Retaking sections of ACT (AGAINST)

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Retaking sections of ACT (AGAINST)

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There will be new options concerning the ACT test starting in September 2020, including retaking sections of the test, according to act.org.
I am not against students getting to showcase their highest potential. However, I am against the possible consequences that might spur from this new change: the devaluement of ACT scores and a missed opportunity to gain meaningful life skills.
Yes, I agree; this is a wonderful chance for everyone to get the highest score possible on the ACT. The only flaw lies in the word everyone.
Once too many people start making above average ACT composition scores from simply focusing in on one specific section and then retaking it, colleges will no longer take ACT scores as seriously. They won’t be able to award everybody scholarships based on their scores anymore.
To make up for this new error, they will either put more emphasis on students’ SAT scores nationwide or focus more on resumes to weed out scholarship winners.
If the former is turned to, we will inevitably be right where we are now in the future: allowing students to retake sections of the SAT.
If the latter comes into play, high school students will start getting involved in every club and organization they can rather than the ones they’re actually interested in just so they’ll look good on their applications.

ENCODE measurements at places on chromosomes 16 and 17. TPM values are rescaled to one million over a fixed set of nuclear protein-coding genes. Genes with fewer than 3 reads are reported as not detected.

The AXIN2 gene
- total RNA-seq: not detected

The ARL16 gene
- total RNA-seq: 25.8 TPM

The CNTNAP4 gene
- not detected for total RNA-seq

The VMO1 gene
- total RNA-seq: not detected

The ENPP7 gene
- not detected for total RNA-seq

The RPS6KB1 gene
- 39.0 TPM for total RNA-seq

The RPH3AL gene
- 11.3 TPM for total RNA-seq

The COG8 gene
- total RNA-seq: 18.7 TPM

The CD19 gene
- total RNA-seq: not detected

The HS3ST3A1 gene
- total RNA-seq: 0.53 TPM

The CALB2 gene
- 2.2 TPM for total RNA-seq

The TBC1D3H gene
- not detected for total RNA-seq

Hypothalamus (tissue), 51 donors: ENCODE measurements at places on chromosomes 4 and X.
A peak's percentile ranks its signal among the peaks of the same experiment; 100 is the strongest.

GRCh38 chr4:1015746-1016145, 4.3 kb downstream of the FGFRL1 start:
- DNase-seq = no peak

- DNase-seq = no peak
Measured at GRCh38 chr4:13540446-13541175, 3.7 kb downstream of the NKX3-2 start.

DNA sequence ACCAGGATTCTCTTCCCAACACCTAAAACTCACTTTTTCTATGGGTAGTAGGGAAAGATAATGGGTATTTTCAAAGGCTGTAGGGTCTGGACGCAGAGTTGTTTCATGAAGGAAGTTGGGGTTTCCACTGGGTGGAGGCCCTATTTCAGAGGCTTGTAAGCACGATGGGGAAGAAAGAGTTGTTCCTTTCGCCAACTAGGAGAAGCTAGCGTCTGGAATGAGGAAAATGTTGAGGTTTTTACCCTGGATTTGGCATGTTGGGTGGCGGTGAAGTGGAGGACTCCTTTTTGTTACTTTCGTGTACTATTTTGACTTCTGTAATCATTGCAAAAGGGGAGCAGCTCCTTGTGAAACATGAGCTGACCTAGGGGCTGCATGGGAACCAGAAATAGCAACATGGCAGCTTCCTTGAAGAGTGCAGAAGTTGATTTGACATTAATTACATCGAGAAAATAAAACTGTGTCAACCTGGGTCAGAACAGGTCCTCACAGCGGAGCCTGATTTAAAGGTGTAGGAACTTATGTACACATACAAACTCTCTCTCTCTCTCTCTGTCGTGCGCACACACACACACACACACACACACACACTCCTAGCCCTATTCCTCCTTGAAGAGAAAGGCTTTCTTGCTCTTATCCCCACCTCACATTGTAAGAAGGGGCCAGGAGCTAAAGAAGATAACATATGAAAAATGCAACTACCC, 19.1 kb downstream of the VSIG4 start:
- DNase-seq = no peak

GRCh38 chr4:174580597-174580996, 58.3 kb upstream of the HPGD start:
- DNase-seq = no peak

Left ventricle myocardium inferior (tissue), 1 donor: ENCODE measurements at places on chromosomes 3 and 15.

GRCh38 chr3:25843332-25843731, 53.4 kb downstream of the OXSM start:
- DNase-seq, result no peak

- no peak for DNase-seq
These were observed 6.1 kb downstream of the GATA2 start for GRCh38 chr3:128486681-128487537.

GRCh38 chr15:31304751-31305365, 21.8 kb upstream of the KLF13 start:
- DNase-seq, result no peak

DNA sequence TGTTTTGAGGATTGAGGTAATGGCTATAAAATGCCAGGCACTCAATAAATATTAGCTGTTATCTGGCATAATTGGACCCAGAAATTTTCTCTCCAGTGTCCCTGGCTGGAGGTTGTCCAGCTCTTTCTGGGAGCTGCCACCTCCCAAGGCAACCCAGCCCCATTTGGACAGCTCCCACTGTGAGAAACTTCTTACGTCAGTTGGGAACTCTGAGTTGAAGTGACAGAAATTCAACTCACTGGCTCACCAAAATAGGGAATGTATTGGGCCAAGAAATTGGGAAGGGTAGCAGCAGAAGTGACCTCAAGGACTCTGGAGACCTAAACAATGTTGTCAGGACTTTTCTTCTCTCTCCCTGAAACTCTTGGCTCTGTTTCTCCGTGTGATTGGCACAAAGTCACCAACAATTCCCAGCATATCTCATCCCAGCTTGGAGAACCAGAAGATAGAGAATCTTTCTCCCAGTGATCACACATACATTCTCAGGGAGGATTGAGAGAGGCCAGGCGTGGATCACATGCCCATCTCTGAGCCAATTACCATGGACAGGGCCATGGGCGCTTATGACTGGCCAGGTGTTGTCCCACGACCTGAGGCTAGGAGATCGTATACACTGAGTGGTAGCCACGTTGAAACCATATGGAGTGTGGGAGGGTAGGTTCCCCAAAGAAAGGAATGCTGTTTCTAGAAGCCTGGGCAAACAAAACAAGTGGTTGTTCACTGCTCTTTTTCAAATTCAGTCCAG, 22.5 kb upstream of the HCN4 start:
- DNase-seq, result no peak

This will hurt not only the students, but also the organizations that they randomly participate in because they do not care.
According to statistics on act.org, of 2015 graduates who retested, 57% improved their Composite score on their second testing.
Students who retested multiple times tended to do better than single-testers. These students had to be persistent enough in studying to reach their goal. They had to both improve their weaknesses and maintain their strengths at the same time. The skill of balance is clearly an essential lesson learned here.
To better understand what I am explaining, imagine it in terms of working on yourself. When bettering your personality, you don’t simply stop executing all of your good qualities to improve your flaws. You improve your flaws while showcasing that your good qualities still are, in fact, your good qualities. It’s a balance.
As I said before, it is persistence, balance and a whole lot of patience that help you to achieve an ACT score that satisfies you personally.
I am not trying to be one of those people who posts “GRIND HARD 25/8” with an unnecessary amount of emojis, because I enjoy a good shortcut/break as much as the next person.
However, I do keep in mind this known fact while wanting to make shortcuts: the harder you work to achieve a goal, the happier you will be when you achieve it.